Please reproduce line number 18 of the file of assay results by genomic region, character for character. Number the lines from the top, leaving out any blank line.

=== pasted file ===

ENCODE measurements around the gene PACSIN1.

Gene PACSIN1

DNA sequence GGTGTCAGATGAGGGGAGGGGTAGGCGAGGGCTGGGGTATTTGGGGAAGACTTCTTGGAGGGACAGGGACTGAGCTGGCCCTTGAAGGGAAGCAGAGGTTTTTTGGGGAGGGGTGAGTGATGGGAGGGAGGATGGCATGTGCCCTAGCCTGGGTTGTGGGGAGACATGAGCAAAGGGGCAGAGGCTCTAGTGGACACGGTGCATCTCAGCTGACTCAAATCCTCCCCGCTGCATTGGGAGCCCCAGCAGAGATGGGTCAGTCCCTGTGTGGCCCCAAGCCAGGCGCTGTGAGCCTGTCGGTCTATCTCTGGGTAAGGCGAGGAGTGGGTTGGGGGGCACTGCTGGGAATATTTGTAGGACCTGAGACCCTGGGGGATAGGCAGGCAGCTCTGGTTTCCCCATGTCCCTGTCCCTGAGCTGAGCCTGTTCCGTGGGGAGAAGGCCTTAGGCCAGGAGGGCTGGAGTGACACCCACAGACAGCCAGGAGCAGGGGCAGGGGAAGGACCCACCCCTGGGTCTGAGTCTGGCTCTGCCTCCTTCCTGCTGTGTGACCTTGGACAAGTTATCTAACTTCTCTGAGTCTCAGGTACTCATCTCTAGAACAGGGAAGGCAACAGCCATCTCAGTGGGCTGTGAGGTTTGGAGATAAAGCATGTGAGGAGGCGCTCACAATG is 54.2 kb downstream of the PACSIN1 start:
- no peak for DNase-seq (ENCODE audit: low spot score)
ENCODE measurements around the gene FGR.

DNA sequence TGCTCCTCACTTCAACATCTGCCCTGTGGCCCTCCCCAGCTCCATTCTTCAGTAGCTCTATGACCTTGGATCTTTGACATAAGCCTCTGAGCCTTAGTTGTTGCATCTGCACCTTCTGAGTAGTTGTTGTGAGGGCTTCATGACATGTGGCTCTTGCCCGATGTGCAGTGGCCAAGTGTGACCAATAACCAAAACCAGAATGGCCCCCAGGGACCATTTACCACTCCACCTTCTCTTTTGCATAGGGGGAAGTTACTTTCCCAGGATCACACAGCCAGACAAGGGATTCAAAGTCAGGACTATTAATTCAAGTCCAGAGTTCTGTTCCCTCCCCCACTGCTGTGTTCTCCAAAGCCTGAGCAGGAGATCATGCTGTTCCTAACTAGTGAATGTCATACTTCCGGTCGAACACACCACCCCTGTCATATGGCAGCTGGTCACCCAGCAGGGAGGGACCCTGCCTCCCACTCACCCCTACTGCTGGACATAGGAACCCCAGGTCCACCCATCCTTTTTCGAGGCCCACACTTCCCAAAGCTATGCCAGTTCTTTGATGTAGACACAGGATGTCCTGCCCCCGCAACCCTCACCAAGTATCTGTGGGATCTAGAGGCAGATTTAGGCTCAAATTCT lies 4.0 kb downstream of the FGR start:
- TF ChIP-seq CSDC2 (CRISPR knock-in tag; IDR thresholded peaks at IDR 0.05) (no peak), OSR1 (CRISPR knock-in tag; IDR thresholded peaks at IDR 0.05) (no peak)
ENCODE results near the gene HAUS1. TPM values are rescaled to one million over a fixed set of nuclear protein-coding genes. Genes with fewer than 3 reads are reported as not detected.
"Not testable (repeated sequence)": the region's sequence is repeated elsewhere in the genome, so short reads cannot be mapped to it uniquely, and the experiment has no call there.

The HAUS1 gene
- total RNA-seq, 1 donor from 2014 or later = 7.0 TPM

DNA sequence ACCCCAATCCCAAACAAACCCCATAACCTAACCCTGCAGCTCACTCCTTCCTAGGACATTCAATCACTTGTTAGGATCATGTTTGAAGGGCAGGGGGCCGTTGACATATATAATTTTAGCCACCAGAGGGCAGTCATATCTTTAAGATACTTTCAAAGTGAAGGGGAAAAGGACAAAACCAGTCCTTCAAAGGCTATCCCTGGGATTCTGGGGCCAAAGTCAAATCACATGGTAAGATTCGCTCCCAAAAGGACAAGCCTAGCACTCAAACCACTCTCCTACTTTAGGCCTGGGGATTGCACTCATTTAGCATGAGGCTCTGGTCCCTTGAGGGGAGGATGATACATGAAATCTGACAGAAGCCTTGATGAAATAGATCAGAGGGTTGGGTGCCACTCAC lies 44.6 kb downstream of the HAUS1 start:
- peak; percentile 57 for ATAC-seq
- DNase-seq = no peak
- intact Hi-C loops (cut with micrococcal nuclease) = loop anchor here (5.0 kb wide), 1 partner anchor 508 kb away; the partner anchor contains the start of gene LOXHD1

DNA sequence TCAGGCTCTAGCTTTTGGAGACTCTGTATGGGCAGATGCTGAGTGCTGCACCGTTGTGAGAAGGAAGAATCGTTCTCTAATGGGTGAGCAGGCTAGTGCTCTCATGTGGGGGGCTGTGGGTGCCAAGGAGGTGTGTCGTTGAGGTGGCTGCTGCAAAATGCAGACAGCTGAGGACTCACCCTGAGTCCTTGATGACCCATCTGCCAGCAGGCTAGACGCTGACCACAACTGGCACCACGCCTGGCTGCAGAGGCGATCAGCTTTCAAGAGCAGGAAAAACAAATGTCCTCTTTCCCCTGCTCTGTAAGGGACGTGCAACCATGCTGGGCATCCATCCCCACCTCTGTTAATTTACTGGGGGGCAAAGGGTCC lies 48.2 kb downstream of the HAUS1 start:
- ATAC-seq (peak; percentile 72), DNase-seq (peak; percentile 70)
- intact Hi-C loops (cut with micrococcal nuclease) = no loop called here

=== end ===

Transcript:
- intact Hi-C loops (cut with micrococcal nuclease) = no loop called here